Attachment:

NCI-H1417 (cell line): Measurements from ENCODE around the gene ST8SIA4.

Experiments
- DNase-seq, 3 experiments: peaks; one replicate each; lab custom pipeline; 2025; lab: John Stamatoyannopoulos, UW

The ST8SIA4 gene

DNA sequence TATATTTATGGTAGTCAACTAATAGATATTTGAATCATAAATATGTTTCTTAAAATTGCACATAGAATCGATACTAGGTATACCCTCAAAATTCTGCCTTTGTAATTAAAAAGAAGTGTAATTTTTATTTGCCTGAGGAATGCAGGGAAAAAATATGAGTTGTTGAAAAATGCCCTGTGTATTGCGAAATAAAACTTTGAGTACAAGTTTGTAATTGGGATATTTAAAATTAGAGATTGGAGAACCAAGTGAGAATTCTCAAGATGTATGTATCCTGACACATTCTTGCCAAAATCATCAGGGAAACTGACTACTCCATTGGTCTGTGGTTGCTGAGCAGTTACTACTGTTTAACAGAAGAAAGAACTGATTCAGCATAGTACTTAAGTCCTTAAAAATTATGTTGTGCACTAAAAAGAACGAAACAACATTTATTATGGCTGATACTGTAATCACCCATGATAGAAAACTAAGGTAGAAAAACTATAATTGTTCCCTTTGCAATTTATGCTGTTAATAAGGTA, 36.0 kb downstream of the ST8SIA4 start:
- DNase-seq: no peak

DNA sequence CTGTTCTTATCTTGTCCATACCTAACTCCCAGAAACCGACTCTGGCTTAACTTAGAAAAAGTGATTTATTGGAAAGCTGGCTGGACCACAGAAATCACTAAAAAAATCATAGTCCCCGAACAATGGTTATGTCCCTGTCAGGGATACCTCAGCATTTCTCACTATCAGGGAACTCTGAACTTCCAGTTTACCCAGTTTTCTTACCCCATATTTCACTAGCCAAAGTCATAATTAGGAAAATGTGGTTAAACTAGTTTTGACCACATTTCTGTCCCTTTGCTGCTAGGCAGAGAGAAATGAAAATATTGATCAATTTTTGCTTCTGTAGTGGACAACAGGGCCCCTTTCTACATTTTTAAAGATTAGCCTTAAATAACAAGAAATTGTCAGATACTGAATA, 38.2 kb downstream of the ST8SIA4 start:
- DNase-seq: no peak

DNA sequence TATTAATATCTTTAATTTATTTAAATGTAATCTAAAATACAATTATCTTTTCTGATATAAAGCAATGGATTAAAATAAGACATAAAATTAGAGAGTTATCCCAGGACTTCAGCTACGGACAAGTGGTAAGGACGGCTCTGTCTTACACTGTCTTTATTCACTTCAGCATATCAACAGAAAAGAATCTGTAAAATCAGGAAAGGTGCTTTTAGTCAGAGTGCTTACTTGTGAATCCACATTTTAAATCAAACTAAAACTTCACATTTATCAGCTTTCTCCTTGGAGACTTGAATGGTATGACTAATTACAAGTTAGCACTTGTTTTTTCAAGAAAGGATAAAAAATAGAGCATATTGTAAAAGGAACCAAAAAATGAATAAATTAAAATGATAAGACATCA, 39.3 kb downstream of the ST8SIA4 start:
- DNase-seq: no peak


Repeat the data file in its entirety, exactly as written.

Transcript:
NCI-H1417 (cell line): Measurements from ENCODE around the gene ST8SIA4.

Experiments
- DNase-seq, 3 experiments: peaks; one replicate each; lab custom pipeline; 2025; lab: John Stamatoyannopoulos, UW

The ST8SIA4 gene

DNA sequence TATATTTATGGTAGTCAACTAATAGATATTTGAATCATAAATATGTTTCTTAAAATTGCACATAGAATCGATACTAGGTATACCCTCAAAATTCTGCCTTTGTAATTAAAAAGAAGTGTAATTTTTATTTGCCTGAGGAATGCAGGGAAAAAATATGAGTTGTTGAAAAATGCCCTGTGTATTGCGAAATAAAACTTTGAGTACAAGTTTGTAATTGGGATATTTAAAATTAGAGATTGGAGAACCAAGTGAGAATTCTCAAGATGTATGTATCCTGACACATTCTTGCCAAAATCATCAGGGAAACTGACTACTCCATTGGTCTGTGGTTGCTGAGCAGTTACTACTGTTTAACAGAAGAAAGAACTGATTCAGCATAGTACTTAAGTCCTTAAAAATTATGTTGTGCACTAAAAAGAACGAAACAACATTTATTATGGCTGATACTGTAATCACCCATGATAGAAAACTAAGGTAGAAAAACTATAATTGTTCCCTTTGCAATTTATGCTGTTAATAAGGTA, 36.0 kb downstream of the ST8SIA4 start:
- DNase-seq: no peak

DNA sequence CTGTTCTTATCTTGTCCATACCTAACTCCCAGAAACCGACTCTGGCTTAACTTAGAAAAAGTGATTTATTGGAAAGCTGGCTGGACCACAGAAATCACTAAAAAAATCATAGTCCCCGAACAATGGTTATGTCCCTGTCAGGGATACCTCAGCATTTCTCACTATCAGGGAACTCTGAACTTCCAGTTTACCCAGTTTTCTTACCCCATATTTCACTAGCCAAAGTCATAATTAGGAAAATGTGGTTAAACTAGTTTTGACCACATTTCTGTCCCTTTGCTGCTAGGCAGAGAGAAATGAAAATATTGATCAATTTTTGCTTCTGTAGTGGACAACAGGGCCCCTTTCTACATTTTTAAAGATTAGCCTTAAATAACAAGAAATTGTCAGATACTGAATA, 38.2 kb downstream of the ST8SIA4 start:
- DNase-seq: no peak

DNA sequence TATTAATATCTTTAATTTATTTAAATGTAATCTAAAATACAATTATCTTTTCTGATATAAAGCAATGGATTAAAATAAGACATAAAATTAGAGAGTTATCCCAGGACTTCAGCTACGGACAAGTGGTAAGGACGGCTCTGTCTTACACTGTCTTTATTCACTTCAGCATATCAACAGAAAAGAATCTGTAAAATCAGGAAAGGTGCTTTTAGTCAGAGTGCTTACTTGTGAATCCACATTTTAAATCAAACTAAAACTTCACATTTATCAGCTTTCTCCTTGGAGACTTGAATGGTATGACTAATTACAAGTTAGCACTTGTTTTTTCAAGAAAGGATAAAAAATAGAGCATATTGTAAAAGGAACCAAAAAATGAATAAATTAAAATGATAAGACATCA, 39.3 kb downstream of the ST8SIA4 start:
- DNase-seq: no peak